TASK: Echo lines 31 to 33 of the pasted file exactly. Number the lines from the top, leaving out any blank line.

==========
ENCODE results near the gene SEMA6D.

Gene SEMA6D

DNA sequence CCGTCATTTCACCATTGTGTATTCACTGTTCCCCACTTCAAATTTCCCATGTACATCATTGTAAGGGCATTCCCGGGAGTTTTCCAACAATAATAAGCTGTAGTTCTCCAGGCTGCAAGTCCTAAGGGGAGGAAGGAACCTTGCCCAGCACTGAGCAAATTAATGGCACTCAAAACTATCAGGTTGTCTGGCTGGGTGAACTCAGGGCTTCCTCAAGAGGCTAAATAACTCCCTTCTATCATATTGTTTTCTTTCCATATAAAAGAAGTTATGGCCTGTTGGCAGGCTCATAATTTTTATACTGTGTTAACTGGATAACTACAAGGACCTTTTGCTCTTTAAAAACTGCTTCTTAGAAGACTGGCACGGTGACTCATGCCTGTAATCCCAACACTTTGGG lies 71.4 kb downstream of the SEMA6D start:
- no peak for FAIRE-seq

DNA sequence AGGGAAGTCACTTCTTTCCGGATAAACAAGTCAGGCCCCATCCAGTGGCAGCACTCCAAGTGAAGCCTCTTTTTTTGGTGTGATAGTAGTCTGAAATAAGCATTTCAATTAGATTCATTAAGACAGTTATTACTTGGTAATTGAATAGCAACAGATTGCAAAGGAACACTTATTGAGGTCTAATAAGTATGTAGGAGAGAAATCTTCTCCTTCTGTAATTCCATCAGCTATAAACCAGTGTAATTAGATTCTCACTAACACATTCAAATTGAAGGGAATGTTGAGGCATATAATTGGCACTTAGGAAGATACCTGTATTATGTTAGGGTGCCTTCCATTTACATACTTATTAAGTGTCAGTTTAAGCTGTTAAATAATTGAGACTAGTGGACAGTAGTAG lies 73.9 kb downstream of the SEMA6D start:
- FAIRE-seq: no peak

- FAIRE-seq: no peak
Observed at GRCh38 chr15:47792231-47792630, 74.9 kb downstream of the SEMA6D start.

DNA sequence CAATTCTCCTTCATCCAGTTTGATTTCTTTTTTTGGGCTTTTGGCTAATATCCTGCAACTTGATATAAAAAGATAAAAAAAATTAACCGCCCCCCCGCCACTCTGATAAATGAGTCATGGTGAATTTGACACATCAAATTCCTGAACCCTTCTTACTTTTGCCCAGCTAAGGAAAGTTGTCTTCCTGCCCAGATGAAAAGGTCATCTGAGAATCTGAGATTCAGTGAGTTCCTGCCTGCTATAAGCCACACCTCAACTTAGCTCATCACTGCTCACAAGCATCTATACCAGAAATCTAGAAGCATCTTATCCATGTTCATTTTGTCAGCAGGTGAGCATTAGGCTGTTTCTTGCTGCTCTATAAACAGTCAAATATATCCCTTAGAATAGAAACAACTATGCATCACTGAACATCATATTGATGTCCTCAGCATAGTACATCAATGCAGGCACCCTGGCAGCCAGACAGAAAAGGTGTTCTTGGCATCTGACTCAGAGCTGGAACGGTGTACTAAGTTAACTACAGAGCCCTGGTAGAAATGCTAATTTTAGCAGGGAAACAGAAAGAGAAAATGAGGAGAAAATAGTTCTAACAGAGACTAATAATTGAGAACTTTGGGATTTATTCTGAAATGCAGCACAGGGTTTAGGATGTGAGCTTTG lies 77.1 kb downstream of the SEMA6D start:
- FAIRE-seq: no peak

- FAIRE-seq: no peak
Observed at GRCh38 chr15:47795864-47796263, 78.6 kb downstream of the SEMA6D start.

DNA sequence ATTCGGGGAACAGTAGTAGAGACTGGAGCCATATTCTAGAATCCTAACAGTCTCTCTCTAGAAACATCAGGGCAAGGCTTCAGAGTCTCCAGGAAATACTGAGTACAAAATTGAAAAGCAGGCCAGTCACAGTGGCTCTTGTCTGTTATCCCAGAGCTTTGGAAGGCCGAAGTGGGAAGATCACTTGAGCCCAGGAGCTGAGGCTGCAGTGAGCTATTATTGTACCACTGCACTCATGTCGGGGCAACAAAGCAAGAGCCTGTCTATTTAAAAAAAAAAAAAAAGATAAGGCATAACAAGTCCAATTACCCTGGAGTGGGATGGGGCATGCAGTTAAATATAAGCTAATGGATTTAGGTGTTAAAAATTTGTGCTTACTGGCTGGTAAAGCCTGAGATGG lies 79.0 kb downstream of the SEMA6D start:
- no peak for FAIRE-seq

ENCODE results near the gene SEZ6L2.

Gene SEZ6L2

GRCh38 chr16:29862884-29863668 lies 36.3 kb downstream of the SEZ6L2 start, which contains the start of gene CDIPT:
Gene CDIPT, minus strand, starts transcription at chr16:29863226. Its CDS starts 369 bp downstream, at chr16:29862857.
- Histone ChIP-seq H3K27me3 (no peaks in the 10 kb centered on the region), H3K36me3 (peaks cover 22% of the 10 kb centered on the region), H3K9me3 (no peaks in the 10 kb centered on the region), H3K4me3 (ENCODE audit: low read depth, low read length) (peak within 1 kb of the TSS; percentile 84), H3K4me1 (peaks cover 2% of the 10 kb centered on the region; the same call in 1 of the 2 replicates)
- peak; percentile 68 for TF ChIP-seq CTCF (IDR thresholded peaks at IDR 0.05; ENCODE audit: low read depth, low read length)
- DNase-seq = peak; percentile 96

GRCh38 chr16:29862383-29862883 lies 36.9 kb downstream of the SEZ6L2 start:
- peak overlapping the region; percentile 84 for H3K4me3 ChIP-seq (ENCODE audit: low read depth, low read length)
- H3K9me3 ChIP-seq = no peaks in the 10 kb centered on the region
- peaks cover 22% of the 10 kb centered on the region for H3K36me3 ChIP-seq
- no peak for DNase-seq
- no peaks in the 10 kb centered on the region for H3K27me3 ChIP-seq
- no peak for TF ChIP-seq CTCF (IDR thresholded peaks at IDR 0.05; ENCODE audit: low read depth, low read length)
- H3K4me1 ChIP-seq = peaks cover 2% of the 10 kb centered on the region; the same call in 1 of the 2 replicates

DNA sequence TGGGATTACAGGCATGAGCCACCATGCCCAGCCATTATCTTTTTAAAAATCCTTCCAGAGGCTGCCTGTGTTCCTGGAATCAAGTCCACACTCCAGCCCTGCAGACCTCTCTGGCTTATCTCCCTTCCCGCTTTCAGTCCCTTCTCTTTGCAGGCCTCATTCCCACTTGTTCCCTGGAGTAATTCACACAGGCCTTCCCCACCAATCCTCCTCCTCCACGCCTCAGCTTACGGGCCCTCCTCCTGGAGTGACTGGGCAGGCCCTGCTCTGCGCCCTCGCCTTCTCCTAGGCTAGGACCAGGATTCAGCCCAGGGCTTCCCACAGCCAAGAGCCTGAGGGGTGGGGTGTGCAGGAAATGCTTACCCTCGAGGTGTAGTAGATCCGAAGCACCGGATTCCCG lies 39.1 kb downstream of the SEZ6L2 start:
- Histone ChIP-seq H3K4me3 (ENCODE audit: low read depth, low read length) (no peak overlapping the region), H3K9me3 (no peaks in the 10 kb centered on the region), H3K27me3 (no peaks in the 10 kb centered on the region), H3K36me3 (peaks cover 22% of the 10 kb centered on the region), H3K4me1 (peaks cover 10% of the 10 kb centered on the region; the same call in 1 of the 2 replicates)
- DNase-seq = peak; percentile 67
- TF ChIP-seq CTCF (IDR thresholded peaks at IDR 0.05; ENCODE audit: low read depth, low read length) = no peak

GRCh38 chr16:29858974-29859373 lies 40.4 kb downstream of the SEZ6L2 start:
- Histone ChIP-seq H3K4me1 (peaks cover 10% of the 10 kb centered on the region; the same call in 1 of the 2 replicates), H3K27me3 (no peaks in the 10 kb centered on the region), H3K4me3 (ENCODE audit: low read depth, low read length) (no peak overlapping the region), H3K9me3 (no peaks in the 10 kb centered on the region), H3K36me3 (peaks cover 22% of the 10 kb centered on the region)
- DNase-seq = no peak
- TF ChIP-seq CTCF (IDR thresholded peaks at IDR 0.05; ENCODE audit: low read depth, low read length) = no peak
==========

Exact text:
- Histone ChIP-seq H3K4me3 (ENCODE audit: low read depth, low read length) (no peak overlapping the region), H3K9me3 (no peaks in the 10 kb centered on the region), H3K27me3 (no peaks in the 10 kb centered on the region), H3K36me3 (peaks cover 22% of the 10 kb centered on the region), H3K4me1 (peaks cover 10% of the 10 kb centered on the region; the same call in 1 of the 2 replicates)
- DNase-seq = peak; percentile 67
- TF ChIP-seq CTCF (IDR thresholded peaks at IDR 0.05; ENCODE audit: low read depth, low read length) = no peak